At the Brera Botanical Garden, we collect various species that have characterized the development of civilization over time and still today constitute a huge resource available to humankind and immediately usable.
The Garden’s long tradition of cultivating medicinal plants dating back to the end of the 18th century for educational purposes, continues today with a rich collection where species are classified according to their therapeutic effect on a specific part of the human body. Besides the most common species of our flora, such as sage, mint, mallow or hyssop, you can find native plants from various parts of the world, such as Centella asiatica and Curcuma longa from Asia, Grindelia robusta and the various species of echinacea from America and the castor bean (Ricinus communis) of African origin.
The practice of extracting colours from plants, which is well-known and widespread, has been implemented for millennia in several fields: textiles, art, cosmetics and food. The Garden offers an overview of the most commonly used dyeing plants such as ford (Isatis tinctoria), whose leaves give a blue dye, domestic madder (Rubia tinctorum) which gives a red dye, dyers’ chamomile (Cota tinctoria) and Bidens tinctoria that give a yellow-orange dye or walnut whose fruit, containing tannins, can dye hair and even fabrics in a particular shade of brown.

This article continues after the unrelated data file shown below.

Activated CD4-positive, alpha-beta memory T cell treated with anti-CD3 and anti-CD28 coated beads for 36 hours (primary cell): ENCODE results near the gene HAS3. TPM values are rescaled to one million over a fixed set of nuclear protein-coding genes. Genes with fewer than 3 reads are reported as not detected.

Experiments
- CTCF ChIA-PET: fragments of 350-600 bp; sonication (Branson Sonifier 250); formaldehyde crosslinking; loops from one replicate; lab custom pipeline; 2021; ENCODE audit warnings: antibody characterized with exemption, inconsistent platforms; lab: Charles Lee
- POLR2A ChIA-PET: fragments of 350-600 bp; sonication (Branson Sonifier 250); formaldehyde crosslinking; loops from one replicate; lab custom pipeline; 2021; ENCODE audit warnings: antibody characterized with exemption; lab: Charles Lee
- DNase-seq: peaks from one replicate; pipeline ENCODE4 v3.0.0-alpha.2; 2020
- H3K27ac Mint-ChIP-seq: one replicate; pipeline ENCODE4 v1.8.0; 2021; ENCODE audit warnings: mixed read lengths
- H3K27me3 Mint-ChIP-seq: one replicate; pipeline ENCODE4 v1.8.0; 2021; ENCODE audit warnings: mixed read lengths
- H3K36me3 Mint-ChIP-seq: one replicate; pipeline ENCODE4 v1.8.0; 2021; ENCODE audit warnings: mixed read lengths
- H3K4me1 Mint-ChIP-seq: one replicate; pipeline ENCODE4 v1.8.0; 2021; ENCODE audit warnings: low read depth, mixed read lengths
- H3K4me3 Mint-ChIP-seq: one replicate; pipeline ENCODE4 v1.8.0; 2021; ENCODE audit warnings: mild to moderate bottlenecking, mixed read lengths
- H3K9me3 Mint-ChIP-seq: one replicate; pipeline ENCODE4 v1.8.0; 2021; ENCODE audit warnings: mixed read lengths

Among the Garden’s useful plants, there are also some that produce textile and paper fibres. For example, you can find cotton (Gossypium herbaceum) and flax (Linum usitatissimum), the most widespread and used from the past. There is also nettle (Urtica dioica) which by the 1990s had become a valid alternative to the first two. Spanish broom (Spartium junceum), which in late spring attracts a lot of visitors to see its intense yellow scented flowers, provides high quality fibres used for making carpets, bags or ropes. There is also, Edgeworthia chrysantha, whose wood is hand-laid in China to produce a very valuable sort of paper.
One flowerbed in the Garden is devoted to the cultivation of food plants which provide basic nourishment for humans. They are all herbaceous species: cereals, vegetables, leguminous plants, oil plants, fodder. A small selection of each category is displayed seasonally: wheat, barley, oats, rye, spelled, rice… so-called cereals which provide the main source of our food, but also amaranth, soy, sunflower, chillies and tomatoes … It is therefore possible to identify the different botanical characteristics and the great variety of shapes and colors, and to carry out activities aimed at giving the visitor a better understanding of the area of origin and diffusion, the production and the use of crops.